Mali: Bodies in mass graves must be identified
The authorities in Mali must urgently identify the 21 bodies found in a mass grave last night, Amnesty International said today. They are believed to be the bodies of soldiers abducted in May last year.
The mass grave was discovered following the arrest of General Amadou Haya Sanogo who led a military coup in Mali in March last year. Several of his soldiers were also detained.
They were charged with kidnapping, murder and assassination in connection with the disappearance of the 21 ‘red beret’ soldiers suspected of supporting a counter-coup against General Sanogo.
Amnesty International’s Mali researcher Gaĕtan Mootoo said:
“Ever since the soldiers were abducted from the Kati Military Camp, their loved ones have been desperate to know what has happened to them. Authorities in Mali must now do everything in their power to give the families the full truth.
“Unfortunately, the initial reports seem to confirm our fears that the 21 soldiers could have been executed. Amnesty extends its deepest sympathies to all the families concerned.”
Last week, an Amnesty delegation met with relatives of the disappeared soldiers.
Fatimata Cissé, wife of one of the soldiers, told Amnesty:
“I’m completely traumatised not knowing what has happened to my husband. I can’t go on like this. Even if he is in a mass grave, I need to know.”
Sagara Binto Maiga, President of the wives and relatives of the disappeared Red Berets, said:
“We told the Minister of Defence that we would march naked into the mosques if he did not tell us what has happened to our loved ones. We gave them a deadline of the arrival of the Amnesty International delegation. He told us to be patient and that they were doing what they can. The very next day Sanogo was arrested and charged.”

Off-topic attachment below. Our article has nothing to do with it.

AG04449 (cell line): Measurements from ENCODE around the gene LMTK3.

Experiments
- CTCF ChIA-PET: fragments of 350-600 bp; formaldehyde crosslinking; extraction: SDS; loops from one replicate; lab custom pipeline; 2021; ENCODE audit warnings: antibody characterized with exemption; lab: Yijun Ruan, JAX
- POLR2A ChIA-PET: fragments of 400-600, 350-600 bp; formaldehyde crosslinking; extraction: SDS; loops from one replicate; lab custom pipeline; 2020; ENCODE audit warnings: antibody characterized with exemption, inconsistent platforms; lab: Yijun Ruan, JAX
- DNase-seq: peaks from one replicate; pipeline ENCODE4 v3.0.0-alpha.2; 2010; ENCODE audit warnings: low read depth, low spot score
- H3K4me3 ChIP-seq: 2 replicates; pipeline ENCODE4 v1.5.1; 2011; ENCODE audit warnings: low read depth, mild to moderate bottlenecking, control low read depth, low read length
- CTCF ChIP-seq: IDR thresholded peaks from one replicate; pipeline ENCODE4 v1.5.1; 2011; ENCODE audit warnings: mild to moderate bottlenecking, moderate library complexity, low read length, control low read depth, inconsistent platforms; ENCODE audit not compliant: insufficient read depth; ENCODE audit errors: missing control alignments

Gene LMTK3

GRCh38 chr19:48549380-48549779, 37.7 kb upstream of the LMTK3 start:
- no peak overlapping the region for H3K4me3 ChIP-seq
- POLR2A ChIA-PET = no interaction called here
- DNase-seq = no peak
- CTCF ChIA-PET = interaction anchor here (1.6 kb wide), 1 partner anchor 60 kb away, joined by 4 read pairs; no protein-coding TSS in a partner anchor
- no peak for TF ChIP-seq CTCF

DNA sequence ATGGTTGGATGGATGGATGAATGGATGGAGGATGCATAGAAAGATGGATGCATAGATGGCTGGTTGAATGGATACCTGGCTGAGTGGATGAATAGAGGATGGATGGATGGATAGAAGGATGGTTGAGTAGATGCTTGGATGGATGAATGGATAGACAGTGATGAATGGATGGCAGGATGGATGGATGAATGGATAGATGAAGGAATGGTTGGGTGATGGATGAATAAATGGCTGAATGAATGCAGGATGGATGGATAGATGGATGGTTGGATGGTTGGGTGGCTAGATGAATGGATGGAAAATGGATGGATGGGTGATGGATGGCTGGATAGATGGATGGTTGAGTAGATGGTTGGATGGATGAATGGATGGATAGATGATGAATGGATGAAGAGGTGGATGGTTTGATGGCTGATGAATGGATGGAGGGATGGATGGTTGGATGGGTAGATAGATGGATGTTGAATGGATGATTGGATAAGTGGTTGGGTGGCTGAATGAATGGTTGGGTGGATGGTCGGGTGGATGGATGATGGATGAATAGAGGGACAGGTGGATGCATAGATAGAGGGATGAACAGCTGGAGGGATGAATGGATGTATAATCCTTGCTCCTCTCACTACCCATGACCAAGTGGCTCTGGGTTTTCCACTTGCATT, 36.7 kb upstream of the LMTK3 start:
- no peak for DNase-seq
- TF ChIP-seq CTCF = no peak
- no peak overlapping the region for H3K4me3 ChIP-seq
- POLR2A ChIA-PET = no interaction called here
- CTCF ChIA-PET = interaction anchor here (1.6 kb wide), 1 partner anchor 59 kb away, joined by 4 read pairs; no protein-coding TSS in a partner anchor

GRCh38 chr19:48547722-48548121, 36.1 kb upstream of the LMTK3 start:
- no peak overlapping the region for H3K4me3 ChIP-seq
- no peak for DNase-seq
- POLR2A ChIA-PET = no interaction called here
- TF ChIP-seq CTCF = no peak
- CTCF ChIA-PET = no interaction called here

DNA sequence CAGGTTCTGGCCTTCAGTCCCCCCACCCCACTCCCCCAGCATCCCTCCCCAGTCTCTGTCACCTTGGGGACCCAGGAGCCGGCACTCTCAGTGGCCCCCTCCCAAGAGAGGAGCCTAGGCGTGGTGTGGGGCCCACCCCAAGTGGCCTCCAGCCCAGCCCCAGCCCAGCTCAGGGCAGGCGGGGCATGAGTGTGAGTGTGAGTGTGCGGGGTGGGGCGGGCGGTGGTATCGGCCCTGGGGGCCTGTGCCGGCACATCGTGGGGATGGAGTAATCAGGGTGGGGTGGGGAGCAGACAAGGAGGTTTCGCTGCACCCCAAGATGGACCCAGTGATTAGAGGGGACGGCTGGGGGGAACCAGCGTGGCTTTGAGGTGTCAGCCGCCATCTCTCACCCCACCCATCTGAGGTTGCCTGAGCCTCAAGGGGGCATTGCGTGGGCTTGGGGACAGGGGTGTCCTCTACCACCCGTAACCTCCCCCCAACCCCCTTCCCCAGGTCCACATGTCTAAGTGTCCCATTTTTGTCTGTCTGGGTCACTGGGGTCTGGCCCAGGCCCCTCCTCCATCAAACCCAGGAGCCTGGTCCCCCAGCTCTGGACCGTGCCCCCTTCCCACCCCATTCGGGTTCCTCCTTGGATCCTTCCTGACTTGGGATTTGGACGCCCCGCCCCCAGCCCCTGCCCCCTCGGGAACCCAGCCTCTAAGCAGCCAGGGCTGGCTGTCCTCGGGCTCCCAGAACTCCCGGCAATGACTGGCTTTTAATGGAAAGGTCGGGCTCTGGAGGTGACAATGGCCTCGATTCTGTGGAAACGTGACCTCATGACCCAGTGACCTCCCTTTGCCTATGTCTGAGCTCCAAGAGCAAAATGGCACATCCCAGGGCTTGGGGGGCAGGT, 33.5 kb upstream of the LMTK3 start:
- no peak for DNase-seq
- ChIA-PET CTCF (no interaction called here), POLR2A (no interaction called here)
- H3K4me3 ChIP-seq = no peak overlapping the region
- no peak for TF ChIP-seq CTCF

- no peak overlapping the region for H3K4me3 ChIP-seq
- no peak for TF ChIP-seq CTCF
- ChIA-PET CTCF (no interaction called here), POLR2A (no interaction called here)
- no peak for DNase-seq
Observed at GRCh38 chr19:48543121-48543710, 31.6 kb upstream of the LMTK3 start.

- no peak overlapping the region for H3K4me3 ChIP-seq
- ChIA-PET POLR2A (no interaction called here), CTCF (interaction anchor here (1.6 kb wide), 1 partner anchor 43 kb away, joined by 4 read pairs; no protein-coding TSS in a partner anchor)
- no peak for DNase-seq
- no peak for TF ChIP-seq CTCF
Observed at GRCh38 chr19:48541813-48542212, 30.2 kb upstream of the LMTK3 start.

Gaetan Mootoo added:
“Amnesty welcomes the efforts the government is making towards restoring justice and rule of law.
“But it is the tip of the iceberg. More needs to be done to establish the truth of all the grave human rights violations committed over the last two years.”
During its most recent visit to Mali, Amnesty launched an Agenda for Human Rights, calling on the authorities to investigate and bring to justice all perpetrators of human rights abuses and violations committed over the past two years.
In particular, the Agenda called for information on the whereabouts of the 21 soldiers and the execution of more than 40 civilians by the Malian security services.